AI Case Study
Blue River Technology offers deep learning technology which is aspiring to reduce herbicide usage by offering a more precise and targeted spray application
Blue River Technology, acquired by John Deere, demonstrated the See & Spray weeding machine in the United States cotton belt during 2017 and will extend testing in 2018, as it is still preparing for a commercial launch. Their smart sprayer technology leverages deep learning algorithms to distinguish between plants and weeds with better accuracy and then uses custom nozzle designs providing spray accuracy.
According to the Resource magazine, "See & Spray is the next generation of Blue River’s weed-control technology. It is a 9 to 18m (30to60ft) wide towed implement comprising a customized 18 cm × 18 cm (7 in. × 7 in.) toolbar that supports one spray unit per crop row. This smart sprayer uses deep learning algorithms to identify a greater variety of plants and weeds with better accuracy, it uses custom nozzle designs that provide spray accuracy down to 2.5 cm (1 in.), and the improved software allows faster and more agile operation.
See & Spray is based on some of the same technology used in self-driving cars to allow the sprayer to see all the plants in a field, distinguish crop plants from weeds, and apply a targeted dose of herbicide only on the weeds. With smart spraying, farmers can introduce new herbicides into their management practices to control herbicide-resistant weeds while reducing herbicide use by up to 90%. Achieving sub-inch accuracy while moving through the field at 6 to 13 kph (4 to 8 mph) required close coordination between mechanical, software, and machine learning engineers.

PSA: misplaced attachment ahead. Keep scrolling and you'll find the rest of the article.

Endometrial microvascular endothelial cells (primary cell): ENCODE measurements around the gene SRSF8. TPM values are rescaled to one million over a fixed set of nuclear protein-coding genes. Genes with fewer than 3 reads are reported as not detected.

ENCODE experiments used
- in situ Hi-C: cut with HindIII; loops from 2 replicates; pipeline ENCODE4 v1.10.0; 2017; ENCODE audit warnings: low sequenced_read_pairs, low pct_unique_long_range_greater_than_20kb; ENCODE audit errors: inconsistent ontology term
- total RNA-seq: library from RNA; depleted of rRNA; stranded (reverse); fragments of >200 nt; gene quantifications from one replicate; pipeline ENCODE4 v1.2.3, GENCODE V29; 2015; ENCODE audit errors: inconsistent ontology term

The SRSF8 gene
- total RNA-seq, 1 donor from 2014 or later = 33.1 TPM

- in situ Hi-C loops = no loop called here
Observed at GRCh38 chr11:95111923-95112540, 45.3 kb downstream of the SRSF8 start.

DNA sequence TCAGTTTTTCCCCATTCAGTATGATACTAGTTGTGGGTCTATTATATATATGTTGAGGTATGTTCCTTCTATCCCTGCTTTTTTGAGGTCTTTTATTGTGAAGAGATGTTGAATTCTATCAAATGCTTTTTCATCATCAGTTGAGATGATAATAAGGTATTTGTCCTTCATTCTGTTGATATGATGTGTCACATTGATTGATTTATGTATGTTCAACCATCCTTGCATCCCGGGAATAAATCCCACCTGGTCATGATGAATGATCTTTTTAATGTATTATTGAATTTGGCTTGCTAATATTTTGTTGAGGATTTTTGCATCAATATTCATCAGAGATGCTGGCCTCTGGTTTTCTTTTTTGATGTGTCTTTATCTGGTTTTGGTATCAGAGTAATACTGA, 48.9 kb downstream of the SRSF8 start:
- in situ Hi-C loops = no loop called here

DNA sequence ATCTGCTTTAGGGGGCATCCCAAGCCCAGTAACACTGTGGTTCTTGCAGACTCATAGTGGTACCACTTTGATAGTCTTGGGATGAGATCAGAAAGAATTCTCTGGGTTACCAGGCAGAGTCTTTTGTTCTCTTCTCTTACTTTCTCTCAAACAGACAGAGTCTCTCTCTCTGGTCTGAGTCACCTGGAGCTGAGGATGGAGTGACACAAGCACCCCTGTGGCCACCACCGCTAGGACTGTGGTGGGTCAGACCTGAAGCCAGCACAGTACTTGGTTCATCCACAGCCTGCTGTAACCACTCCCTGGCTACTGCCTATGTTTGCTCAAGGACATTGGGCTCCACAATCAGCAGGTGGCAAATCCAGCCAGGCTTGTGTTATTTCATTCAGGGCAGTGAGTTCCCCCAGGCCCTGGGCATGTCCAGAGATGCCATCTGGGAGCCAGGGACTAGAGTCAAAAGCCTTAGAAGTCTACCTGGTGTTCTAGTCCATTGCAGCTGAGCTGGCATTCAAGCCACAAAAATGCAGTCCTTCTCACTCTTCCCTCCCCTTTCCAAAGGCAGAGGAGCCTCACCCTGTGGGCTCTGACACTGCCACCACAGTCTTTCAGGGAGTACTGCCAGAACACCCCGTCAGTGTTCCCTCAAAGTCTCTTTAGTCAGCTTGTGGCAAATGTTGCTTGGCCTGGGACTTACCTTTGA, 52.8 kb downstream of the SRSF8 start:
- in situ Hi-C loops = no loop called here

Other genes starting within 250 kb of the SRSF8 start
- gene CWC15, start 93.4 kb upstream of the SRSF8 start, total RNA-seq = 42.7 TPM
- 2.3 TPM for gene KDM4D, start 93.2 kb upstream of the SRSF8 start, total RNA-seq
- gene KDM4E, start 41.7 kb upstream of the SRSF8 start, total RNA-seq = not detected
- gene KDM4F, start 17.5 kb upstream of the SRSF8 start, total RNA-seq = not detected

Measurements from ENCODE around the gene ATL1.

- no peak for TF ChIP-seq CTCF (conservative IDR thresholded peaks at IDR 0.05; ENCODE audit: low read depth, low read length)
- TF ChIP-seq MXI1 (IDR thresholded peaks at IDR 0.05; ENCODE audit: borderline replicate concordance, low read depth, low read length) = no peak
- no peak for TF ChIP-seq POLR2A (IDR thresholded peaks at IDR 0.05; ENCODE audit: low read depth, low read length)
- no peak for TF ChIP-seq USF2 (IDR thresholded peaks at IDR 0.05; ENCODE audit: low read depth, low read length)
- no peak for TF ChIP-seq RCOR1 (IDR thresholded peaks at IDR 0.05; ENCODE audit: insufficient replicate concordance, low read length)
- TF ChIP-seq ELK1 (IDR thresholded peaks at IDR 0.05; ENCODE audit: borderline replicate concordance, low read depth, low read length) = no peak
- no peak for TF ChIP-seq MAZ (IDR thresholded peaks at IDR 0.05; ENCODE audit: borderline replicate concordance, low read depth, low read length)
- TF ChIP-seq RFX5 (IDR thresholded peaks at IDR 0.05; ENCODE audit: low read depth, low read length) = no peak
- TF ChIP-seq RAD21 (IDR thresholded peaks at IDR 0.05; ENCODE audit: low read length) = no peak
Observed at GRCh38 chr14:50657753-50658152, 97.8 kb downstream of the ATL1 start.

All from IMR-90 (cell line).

In addition to the application reduction, it also minimizes off-target drift. The volume per acre is reduced, and larger droplet sizes can be used. See & Spray can help prevent herbicide resistance with rotating herbicide modes of action, applying appropriate rates for maximum efficacy and mapping weeds by species and size."
According to the AgProfessional journal, the company intends to expand its testing in 2018. As James Hawkins, a Sales Manager of Blue River explains, "'the previous prototype was an eight-row machine with a maximum speed of 4 mph. This year, the Series 1 test machines will be 12-row machines and have an operating speed of 6 mph'. Starting in Texas and spanning to Georgia and through the Mississippi Delta, Blue River will partner with John Deere dealers to identify local farmers as test cooperators for in-field demos. The initial focus will be in cotton, and then, it will transition to include soybeans. Future tests will expand to peanuts, potatoes and corn. Although a commercial launch hasn’t been announced, Hawkins says the Blue River team is seeking feedback and interest from farmers and ag service providers."
Blue River Technology claims that See & Spray has shown it can reduce herbicide usage by 90% by moving from a broadcast spraying methodology, to a highly precise and targeted spray application.
"With deep learning, the company was able to design a neural network that learns a million parameters to determine which are best for distinguishing crops from weeds. They do this by training the neural net with hundreds of thousands of examples from different farmers’ fields."